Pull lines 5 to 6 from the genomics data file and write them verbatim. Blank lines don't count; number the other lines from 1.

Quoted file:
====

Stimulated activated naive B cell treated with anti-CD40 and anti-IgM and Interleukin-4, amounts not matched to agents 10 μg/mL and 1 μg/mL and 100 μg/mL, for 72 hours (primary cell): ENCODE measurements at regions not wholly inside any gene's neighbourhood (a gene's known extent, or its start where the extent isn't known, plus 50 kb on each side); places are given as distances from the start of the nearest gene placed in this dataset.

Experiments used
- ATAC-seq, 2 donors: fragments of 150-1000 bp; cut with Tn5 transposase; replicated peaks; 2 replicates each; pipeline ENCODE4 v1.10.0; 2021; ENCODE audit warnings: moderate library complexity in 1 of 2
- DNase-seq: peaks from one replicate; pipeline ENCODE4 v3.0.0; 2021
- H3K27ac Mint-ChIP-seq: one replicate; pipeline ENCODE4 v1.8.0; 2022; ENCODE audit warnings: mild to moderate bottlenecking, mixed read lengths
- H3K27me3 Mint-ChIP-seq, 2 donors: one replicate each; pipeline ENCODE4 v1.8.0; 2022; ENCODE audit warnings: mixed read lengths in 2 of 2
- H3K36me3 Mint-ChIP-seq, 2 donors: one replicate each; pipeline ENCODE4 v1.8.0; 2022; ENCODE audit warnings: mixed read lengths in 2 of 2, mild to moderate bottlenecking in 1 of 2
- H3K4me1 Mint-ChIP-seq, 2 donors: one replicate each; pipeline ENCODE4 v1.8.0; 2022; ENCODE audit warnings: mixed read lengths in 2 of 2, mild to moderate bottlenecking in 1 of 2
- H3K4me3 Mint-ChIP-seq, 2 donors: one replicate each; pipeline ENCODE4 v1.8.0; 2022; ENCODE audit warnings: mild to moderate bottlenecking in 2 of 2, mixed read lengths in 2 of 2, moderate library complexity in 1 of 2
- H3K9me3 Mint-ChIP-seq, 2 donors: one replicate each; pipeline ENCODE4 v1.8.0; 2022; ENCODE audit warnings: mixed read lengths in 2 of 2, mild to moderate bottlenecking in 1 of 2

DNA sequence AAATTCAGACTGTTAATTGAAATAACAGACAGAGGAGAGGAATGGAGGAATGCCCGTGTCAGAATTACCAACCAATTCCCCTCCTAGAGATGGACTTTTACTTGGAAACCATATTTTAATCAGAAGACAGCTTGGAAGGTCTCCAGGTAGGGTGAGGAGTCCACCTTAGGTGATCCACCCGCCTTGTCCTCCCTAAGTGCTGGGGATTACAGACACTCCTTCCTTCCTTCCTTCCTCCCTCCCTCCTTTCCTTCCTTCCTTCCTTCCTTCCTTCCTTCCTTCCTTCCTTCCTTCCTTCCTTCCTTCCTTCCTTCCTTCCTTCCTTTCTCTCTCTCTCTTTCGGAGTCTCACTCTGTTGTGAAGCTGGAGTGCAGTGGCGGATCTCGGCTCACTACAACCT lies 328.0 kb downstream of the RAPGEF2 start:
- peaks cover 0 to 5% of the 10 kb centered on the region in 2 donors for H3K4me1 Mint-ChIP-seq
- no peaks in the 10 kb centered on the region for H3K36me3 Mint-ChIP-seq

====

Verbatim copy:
- H3K27ac Mint-ChIP-seq: one replicate; pipeline ENCODE4 v1.8.0; 2022; ENCODE audit warnings: mild to moderate bottlenecking, mixed read lengths
- H3K27me3 Mint-ChIP-seq, 2 donors: one replicate each; pipeline ENCODE4 v1.8.0; 2022; ENCODE audit warnings: mixed read lengths in 2 of 2